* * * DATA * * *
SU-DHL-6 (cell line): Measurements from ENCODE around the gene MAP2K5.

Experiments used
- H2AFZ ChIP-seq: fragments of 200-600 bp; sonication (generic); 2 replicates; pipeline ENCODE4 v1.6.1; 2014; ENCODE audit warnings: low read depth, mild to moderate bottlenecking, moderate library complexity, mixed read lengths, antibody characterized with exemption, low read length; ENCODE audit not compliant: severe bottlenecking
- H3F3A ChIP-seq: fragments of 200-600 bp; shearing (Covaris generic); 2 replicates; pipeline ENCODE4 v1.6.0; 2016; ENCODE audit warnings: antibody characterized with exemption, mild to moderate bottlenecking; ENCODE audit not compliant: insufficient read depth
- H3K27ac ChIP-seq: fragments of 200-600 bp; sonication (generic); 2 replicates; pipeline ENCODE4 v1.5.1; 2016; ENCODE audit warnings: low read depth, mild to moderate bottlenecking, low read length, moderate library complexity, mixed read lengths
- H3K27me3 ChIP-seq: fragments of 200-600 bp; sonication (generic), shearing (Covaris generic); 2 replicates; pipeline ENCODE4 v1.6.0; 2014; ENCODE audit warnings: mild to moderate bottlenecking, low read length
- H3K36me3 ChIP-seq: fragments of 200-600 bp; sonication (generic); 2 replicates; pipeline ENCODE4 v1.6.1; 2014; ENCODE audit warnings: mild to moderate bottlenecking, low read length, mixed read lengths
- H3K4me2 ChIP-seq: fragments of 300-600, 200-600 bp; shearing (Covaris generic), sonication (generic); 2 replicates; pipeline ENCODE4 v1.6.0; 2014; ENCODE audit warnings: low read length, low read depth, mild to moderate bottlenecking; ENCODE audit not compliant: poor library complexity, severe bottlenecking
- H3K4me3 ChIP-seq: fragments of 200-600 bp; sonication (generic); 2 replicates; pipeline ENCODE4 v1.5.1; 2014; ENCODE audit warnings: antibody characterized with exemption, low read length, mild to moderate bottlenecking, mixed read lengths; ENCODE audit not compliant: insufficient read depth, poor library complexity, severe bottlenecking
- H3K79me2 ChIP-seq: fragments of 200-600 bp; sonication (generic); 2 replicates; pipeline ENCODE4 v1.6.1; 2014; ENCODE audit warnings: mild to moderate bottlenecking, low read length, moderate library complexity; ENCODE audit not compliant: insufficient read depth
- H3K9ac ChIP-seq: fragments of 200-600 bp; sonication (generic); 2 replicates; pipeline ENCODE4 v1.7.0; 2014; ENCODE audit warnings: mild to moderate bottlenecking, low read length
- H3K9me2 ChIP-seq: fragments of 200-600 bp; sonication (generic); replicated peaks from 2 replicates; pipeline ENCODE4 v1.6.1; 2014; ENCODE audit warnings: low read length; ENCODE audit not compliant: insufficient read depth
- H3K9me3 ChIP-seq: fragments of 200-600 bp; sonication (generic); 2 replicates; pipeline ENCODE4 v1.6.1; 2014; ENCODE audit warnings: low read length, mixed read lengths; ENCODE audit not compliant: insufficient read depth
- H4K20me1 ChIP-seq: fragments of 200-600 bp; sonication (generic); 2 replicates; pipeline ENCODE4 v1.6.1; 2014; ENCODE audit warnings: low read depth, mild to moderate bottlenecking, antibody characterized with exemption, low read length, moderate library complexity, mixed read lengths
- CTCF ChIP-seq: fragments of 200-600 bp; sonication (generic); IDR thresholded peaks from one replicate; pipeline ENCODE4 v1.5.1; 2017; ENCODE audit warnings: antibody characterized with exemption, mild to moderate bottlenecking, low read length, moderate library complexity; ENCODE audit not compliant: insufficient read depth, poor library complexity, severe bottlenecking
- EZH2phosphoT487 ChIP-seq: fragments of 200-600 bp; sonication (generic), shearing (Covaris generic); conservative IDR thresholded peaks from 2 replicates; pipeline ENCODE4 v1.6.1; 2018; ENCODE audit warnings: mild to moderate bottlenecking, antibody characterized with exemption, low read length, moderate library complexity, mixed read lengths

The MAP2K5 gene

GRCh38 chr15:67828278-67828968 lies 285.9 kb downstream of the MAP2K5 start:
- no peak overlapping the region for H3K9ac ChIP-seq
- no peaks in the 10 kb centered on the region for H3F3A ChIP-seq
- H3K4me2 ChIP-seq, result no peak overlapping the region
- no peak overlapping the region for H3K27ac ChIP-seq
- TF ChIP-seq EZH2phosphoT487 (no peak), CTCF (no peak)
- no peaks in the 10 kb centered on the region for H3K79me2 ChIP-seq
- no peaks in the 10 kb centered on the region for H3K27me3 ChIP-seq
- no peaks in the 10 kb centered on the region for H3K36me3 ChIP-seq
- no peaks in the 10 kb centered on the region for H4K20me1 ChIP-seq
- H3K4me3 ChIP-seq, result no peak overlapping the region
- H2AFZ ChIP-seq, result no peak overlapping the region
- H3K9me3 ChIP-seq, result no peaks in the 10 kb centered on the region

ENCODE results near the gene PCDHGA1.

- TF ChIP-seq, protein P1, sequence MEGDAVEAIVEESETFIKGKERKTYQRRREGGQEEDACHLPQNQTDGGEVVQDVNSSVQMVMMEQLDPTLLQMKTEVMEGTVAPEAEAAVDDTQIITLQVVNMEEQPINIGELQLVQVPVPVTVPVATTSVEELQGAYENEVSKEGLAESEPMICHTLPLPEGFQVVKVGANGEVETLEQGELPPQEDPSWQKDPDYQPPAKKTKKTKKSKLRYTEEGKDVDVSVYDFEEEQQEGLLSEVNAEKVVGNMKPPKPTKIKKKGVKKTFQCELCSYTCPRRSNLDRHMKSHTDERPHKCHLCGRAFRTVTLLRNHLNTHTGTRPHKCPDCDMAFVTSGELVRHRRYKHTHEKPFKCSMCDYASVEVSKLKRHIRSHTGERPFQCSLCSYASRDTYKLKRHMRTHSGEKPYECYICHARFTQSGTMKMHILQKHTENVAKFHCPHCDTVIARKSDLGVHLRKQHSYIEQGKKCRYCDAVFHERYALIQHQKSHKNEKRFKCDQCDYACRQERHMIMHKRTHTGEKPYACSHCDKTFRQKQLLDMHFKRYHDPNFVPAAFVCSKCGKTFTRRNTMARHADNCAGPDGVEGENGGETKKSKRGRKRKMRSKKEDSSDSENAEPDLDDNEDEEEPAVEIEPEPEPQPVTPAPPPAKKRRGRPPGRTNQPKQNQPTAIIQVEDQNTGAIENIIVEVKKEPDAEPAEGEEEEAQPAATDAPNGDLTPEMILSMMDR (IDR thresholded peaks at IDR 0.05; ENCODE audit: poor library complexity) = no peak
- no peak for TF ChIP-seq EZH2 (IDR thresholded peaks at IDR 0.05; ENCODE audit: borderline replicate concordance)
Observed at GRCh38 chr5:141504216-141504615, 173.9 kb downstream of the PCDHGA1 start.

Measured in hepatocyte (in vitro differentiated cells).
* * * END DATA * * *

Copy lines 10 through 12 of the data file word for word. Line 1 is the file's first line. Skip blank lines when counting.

- H3K79me2 ChIP-seq: fragments of 200-600 bp; sonication (generic); 2 replicates; pipeline ENCODE4 v1.6.1; 2014; ENCODE audit warnings: mild to moderate bottlenecking, low read length, moderate library complexity; ENCODE audit not compliant: insufficient read depth
- H3K9ac ChIP-seq: fragments of 200-600 bp; sonication (generic); 2 replicates; pipeline ENCODE4 v1.7.0; 2014; ENCODE audit warnings: mild to moderate bottlenecking, low read length
- H3K9me2 ChIP-seq: fragments of 200-600 bp; sonication (generic); replicated peaks from 2 replicates; pipeline ENCODE4 v1.6.1; 2014; ENCODE audit warnings: low read length; ENCODE audit not compliant: insufficient read depth